Providing cushion to the shoulder and helping to maintain fluid movement in the joint, the labrum is an important piece of supportive cartilage. Thus, damage to the labrum can result in reduced shoulder stability/functionality. Superior Labrum Anterior and Posterior injury, or SLAP injury, involves both the front and back parts of the labrum. It is one of the most common labrum issues. Let’s review some possible indicators that you may have sustained a SLAP tear.
SLAP Injury Symptoms to Watch For
There are numerous potential causes of a SLAP tear, ranging from overuse to acute injury to aging-related wear and tear. Engaging in activities that require repetitive overhead motion – such as baseball, weight lifting or swimming – is often linked to SLAP injury. This shoulder problem can also result from a fall or a car accident, or develop as the labrum weakens later in life.
Regardless of the cause, SLAP tear symptoms might include:
- – A sharp or dull aching pain felt deep in the affected shoulder
- – Shoulder pain upon raising your arm, lifting, reaching overhead or throwing
- – A grinding/popping/clicking sensation when moving the shoulder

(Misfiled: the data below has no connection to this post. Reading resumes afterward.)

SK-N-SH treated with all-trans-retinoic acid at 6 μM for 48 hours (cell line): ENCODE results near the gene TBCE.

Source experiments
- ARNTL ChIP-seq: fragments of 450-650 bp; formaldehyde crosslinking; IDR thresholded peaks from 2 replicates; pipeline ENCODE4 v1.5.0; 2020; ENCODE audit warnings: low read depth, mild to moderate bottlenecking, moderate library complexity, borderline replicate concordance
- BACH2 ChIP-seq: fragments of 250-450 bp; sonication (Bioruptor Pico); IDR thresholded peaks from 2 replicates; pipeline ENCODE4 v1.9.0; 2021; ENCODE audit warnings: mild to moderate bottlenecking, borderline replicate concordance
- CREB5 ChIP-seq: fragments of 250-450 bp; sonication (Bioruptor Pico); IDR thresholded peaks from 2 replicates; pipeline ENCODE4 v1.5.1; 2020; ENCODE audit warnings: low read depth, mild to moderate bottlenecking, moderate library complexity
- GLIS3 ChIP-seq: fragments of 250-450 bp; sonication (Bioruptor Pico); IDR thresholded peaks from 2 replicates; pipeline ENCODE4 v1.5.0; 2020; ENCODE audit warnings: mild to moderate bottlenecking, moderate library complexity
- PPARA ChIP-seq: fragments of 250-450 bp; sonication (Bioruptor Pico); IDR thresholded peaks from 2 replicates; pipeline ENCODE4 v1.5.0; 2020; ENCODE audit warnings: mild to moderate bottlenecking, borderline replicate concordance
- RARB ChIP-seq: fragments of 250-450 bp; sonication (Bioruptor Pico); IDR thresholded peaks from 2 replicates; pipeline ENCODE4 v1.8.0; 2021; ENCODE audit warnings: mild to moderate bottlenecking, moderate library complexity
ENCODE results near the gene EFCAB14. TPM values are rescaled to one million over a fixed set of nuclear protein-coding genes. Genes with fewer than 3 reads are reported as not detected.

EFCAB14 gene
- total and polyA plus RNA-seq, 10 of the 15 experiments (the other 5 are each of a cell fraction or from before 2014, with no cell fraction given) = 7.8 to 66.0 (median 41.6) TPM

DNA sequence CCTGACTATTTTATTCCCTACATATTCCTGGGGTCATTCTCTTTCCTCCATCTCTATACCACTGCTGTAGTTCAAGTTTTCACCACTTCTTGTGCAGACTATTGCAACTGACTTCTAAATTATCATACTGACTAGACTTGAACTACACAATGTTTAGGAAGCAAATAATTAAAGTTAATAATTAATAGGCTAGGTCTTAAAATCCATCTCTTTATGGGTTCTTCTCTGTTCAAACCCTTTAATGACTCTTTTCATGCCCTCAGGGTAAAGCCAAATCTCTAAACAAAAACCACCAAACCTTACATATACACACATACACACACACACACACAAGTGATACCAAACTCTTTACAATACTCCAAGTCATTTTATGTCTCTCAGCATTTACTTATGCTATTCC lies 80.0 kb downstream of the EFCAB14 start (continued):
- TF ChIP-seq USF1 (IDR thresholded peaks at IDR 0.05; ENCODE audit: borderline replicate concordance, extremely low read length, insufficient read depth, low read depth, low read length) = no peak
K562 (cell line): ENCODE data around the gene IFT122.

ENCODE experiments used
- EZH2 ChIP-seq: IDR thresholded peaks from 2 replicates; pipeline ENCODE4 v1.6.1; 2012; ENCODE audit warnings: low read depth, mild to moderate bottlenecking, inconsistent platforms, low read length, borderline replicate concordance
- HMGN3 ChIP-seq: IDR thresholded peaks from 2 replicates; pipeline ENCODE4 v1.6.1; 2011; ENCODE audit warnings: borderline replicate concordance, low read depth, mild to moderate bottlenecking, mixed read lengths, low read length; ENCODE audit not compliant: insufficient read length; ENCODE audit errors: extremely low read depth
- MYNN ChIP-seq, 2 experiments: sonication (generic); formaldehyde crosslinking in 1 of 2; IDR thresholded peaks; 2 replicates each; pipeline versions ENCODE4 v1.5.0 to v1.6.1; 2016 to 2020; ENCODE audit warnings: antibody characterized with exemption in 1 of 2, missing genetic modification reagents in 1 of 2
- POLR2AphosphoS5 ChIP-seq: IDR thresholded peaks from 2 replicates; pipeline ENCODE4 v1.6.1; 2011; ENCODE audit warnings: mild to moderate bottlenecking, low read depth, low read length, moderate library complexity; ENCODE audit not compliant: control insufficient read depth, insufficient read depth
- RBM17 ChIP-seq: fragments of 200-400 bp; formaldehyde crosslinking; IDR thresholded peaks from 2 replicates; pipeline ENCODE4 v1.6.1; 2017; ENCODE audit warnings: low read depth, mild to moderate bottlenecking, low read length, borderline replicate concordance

- – Reduced range of motion in the shoulder
To help relieve these symptoms and promote healing of the labrum, an orthopedic expert may suggest resting the shoulder, taking medication to reduce pain & swelling and/or performing physical therapy exercises.
If conservative, nonsurgical treatment methods fail to solve the issue, arthroscopic labral repair – a minimally invasive procedure in which torn tissues are reattached – may be the next step in treatment. When considering this procedure, it’s important to be under the care of an experienced orthopedic surgeon like Dr. Stephen Soffer, who can properly diagnose your condition and provide whatever level of treatment is needed to help you make a full recovery.
Find the Right Treatment for Your Shoulder Issue with Dr. Soffer
Trusted by patients throughout Berks County and the surrounding area, Dr. Soffer excels in performing minimally invasive labrum tear surgery, as well as in evaluating and advising patients on nonsurgical options. He has undertaken extensive orthopedic training, including a sports medicine fellowship with renowned sports surgeon Dr. James Andrews. For attentive, individualized orthopedic care, call our office at 610-375-4949 and schedule an appointment with Dr. Soffer.